While most of his previous movies have established Huey as a Maine filmmaker, this one might deliver him a national audience, said Lea Girardin, director of the Maine Film Commission. "I think this is going to elevate his stature," she said. "He is certainly a well-known filmmaker in Maine, and this gives him a chance to reach a wider audience."
In her advancing age, McPartland has eased her performance schedule. Huey saw her in New York a few weeks back. She had the energy to perform a few songs, and her spirit was strong.
"She's slowing down, and it's hard for her to walk," he said. "Her fingers are tiring, but she's still got it. She still has her wit. If we could all age the way she has, we'd all be blessed and happy."
"In Good Time" is winning praise among jazz buffs because it calls attention to McPartland, who is revered in some jazz circles.
Jon Weber, a pianist and frequent guest host of "Piano Jazz," said the movie appealed to him because it accurately portrayed McPartland as a band leader, composer, musician and radio host. She has an engaging personality and sharp wit, and that comes across in the 85-minute movie, he said.
"Marian makes jazz likeable, and perhaps some folks discovered that they were jazz fans when they started tuning in to 'Piano Jazz' every week," Weber said in an email. "She makes a very complex art form feel un-threatening, and lots of listeners who are curious about jazz can glimpse into its mystique and beauty through a warm, accessible and know-ledgeable host."
Donna Gourdal, the granddaughter of McPartland's late husband, Jimmy, loved the movie for its intimate view of McPartland's life and world. "It's not a clinical documentary. It seems almost like a home movie," she wrote from France.
Gourdal said McPartland feels good about the movie, too. Huey screened it for her a while ago, and she was happy with the result.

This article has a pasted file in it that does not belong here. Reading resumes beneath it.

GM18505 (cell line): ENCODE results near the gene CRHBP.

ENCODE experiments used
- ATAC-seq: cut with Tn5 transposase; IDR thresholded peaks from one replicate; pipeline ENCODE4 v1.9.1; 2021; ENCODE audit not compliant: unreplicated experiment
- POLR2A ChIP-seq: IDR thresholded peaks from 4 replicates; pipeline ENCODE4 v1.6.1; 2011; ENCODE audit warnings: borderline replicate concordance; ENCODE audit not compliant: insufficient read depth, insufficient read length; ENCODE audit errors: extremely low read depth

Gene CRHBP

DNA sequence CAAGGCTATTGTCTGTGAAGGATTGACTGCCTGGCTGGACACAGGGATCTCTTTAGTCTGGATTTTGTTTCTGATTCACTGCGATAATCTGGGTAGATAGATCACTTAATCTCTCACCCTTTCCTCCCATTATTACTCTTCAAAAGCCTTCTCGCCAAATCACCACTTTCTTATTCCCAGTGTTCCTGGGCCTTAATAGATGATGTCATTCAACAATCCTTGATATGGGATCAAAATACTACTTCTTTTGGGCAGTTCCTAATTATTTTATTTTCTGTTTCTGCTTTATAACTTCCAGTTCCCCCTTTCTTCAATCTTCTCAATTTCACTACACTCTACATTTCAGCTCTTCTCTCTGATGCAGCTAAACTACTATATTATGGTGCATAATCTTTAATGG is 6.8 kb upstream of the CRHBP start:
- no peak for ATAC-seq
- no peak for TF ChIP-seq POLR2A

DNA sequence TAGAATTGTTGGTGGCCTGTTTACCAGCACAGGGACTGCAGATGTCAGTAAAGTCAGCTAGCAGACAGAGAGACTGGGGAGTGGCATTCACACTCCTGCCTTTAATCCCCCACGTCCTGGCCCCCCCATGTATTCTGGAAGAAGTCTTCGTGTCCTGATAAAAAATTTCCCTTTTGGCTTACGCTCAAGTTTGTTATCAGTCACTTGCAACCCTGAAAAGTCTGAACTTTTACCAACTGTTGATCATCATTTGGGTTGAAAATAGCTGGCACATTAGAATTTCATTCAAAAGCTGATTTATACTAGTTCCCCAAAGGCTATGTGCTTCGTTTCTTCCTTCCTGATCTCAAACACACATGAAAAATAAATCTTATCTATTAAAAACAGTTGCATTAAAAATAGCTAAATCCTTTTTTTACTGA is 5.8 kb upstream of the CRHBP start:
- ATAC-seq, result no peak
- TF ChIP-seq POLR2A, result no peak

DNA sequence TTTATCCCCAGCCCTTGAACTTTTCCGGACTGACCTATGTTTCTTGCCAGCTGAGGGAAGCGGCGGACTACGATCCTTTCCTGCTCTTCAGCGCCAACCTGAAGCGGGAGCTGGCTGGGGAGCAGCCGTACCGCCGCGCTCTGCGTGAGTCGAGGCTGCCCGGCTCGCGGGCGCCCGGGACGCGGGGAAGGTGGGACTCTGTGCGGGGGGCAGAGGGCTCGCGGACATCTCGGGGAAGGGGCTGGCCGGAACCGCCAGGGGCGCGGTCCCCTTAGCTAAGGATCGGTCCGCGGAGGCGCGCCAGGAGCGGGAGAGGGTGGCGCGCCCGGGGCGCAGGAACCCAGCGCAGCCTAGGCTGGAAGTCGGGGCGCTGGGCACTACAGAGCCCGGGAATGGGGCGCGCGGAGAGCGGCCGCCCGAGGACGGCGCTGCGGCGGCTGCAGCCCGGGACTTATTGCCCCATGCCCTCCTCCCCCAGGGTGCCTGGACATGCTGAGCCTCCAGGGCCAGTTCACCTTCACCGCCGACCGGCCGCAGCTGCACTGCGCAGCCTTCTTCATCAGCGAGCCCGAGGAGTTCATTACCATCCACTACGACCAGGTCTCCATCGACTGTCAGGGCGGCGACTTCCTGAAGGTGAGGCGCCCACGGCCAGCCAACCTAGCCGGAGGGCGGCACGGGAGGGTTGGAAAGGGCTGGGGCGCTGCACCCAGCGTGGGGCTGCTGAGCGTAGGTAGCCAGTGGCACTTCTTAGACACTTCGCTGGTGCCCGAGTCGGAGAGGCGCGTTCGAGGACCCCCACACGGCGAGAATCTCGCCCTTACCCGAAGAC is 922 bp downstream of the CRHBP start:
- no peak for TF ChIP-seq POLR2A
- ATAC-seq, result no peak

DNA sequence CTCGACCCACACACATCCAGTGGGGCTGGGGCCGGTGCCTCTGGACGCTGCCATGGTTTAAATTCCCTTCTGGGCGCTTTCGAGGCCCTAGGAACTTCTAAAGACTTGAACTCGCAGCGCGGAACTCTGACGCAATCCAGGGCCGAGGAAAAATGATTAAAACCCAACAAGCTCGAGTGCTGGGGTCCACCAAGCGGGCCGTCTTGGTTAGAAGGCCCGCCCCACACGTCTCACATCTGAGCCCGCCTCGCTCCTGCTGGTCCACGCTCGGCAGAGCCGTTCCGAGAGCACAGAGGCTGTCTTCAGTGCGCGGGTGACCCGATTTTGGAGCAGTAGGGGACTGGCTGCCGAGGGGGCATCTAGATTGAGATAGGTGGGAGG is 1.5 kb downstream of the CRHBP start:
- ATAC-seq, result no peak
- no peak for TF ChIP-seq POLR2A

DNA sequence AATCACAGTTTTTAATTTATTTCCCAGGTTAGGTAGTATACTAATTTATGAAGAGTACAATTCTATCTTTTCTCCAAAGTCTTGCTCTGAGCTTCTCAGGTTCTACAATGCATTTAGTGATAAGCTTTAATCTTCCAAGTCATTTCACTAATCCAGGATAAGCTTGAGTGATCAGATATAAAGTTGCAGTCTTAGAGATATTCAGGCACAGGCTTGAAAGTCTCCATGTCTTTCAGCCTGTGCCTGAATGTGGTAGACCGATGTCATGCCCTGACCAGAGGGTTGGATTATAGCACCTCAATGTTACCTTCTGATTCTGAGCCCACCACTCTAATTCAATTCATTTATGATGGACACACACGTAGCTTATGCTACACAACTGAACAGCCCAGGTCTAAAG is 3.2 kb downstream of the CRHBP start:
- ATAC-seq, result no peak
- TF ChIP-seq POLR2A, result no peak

She was a reluctant subject at first, Gourdal said. McPartland didn't think anyone would be interested enough to sit through a documentary about her life and career. But she liked the final cut, and was relieved with its sympathetic portrayal.
"She feels it is honest and, yes, she feels it captures her spirit . . . It gives a glimpse of her great sense of humor and it also shows her as a composer; that is something she would really like people to pick up on."
Chris Oberholtzer, who teaches jazz at USM, said part of McPartland's legacy lies in her ability to introduce people to jazz. Several of his students will perform in advance of the screening on Thursday.
"Her show has been on the air since I have been paying attention to jazz. She's been on the air since 1978, and I graduated high school in '79. It's been a mainstay for me," he said.
"Many of my jazz majors and other students, they all know who she is. In a good way, that was a very pleasant surprise to me. They are up on current artists, but not all traditional classical artists do they know about until they study them in one class or another. But her name is very well known."
Huey feels blessed to have had the opportunity to make this movie. McPartland is a special person who has touched the lives of many people with her music and her ambassadorship in the world of jazz, he said.
"She has been an inspiration to a lot people, and she is still performing and living this incredible life," he said. "This is a woman who has dedicated her life to what she has always wanted to do. It's everybody's dream."
Staff Writer Bob Keyes can be contacted at 791-6457 or at:
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McPartland at the piano in the 1950s.
Photos courtesy of Huey
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McPartland with the Hickory House Trio in New York in 1954. McPartland, bassist Bill Crow and drummer Joe Morello performed at the Hickory House, a legendary jazz spot, throughout the 1950s, along with the likes of Benny Goodman and Duke Ellington.